Many metrics are used to run a profitable catalog business. For example, an apparel company may set a goal for its overall return rate of 22 percent, while a gift mailer may strive for less than 6 percent.
But one thing is universal among catalogers: The ideal metrics or ratios are those that lead to profitable income statements. After all, if you manage by the ratios, the dollars will take care of themselves. Remember, dollars go into the bank, not percentages.
Key metrics to calculate and watch include service levels (e.g., how long customers wait in your contact center’s queue), response levels (e.g., response rates to catalog or e-mail marketing campaigns) and specific costs (e.g., cost of goods). Metrics are the main influences in the success of your business, and all are essential. This month, I’ll discuss key ratio guidelines that will help you to maximize profitability.
It’s important to understand the key ratios that are standard for your specific market. This will enable you to measure against “realistic” standards. Set goals for each that will impact your bottom line. These goals can be set in a “what if” spreadsheet scenario. For example, if your cost of goods currently is 50 percent, imagine what could happen to your bottom line if you got this down to 48 percent. In this age of cost-cutting, try shaving a little bit like this for every line in your income statement. Be cautious not to overestimate, or expect all of your goals to fall into place at once. Be realistic about your expectations. As the saying goes, you want to under-promise and over-deliver.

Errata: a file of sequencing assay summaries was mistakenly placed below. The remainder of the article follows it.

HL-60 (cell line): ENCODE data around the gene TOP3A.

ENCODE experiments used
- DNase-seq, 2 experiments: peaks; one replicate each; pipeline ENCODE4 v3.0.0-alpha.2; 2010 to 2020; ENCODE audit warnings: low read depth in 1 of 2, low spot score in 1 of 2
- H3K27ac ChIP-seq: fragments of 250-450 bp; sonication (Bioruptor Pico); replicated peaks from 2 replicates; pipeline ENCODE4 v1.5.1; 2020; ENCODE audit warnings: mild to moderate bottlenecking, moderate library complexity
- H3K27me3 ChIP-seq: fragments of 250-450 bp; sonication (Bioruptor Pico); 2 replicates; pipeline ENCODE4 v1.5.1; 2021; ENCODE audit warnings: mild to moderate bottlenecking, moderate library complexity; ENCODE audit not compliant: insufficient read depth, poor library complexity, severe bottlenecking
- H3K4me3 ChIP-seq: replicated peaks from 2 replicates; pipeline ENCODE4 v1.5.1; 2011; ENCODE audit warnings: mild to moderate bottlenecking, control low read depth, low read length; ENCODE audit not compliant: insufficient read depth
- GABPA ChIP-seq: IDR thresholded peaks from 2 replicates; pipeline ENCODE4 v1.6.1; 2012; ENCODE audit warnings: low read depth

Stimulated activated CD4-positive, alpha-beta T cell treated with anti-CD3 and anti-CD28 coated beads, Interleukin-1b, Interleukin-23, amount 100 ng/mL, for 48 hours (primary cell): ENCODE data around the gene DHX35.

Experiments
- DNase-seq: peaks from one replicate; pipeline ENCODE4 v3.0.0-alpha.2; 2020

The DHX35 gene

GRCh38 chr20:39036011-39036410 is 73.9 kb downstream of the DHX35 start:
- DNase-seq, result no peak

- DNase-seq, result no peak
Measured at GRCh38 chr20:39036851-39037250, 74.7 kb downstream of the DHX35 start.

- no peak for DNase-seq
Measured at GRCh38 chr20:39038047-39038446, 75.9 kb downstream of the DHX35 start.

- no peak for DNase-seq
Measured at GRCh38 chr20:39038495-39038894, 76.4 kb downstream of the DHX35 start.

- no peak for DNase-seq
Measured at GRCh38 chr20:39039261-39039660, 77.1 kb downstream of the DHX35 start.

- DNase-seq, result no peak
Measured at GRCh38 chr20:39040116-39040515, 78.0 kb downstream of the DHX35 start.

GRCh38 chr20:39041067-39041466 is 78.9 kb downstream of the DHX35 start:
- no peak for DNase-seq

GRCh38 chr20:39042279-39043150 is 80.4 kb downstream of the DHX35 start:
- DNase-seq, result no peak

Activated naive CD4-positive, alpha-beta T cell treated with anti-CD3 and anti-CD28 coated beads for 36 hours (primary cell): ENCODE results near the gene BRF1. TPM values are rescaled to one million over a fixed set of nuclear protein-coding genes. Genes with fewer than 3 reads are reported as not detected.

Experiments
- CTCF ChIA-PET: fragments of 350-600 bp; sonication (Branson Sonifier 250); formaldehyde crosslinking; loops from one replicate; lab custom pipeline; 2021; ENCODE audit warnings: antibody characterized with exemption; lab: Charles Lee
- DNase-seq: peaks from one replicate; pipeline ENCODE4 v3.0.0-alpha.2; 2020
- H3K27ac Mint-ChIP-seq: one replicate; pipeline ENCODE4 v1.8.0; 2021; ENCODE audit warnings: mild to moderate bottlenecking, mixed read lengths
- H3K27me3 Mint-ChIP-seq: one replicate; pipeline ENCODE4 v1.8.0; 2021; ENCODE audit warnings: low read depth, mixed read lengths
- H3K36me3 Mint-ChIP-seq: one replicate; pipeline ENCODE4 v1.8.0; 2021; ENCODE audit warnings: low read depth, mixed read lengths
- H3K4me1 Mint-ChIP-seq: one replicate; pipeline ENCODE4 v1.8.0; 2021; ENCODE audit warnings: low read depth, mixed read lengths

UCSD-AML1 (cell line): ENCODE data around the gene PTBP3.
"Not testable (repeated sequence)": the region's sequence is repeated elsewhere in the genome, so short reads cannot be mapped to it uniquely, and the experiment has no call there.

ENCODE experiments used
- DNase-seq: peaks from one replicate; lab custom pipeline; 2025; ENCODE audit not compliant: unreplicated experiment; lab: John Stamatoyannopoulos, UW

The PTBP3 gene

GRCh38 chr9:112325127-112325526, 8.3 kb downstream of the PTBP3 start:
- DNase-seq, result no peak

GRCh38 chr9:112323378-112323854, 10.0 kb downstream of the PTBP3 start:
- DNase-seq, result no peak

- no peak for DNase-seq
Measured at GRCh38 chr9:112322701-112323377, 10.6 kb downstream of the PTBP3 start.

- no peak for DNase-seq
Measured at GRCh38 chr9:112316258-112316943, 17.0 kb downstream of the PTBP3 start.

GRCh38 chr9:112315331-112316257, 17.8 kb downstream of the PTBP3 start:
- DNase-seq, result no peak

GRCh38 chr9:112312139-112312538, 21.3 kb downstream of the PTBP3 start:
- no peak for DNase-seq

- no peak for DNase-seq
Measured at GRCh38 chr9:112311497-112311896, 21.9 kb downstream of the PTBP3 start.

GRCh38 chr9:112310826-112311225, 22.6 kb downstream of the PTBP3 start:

Direct-selling expenses (e.g., catalog design, production, printing, paper, bind-in order form, postage, lists, merge/purge) comprise a significant line-item grouping on your income statement. For a consumer catalog company, this ratio typically ranges from 25 percent to 30 percent of net sales. For a business-to-business (b-to-b) cataloger, it ranges from 15 percent to 20 percent.